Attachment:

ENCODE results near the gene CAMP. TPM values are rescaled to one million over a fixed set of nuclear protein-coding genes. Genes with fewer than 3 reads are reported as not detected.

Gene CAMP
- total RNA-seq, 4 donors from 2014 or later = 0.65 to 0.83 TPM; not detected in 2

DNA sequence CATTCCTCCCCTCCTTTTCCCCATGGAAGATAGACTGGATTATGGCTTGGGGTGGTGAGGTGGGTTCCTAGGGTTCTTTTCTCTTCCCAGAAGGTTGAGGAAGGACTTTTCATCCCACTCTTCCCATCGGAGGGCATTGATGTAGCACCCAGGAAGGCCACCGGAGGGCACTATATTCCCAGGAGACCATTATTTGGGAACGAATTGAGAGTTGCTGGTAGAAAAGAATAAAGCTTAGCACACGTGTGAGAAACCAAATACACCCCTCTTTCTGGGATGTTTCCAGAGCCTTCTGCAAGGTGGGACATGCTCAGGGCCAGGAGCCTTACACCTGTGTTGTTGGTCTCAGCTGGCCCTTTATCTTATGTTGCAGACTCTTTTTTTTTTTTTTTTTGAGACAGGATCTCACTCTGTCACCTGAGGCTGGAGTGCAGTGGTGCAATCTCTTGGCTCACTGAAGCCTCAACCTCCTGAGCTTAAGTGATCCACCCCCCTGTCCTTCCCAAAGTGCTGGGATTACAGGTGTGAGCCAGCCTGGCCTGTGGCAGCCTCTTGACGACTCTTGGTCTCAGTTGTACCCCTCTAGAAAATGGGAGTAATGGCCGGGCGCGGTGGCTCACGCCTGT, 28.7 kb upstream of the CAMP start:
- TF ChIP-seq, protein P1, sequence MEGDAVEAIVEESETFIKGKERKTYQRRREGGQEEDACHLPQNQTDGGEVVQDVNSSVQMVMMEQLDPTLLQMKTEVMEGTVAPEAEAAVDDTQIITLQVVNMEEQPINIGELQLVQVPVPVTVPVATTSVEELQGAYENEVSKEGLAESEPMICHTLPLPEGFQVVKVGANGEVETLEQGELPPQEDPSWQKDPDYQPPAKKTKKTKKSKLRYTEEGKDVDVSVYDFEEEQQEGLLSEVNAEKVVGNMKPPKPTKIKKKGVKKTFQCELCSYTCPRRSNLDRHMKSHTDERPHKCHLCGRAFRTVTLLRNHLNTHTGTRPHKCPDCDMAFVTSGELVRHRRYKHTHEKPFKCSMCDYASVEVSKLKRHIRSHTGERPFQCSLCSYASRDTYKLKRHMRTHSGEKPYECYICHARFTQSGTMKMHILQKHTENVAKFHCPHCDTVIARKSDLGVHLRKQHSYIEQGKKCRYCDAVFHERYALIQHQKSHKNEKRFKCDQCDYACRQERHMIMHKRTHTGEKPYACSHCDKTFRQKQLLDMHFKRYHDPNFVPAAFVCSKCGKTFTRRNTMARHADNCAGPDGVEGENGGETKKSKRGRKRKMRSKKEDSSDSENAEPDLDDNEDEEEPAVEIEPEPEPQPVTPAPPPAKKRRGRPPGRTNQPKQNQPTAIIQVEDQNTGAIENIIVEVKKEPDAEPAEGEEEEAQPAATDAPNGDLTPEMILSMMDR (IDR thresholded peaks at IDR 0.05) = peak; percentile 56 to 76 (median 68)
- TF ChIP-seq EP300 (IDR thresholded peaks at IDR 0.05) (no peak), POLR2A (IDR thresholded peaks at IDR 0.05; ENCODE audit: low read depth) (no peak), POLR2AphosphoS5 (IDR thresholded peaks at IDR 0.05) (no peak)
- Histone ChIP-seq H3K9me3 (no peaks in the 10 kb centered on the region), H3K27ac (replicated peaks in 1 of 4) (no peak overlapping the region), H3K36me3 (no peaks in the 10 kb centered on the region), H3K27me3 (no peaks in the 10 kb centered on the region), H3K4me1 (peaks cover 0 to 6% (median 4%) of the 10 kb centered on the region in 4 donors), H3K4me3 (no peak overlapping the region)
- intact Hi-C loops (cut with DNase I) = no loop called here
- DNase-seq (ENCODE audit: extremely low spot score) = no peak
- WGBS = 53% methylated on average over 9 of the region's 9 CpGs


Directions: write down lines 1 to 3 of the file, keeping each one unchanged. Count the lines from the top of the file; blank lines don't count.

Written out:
ENCODE results near the gene CAMP. TPM values are rescaled to one million over a fixed set of nuclear protein-coding genes. Genes with fewer than 3 reads are reported as not detected.

Gene CAMP
- total RNA-seq, 4 donors from 2014 or later = 0.65 to 0.83 TPM; not detected in 2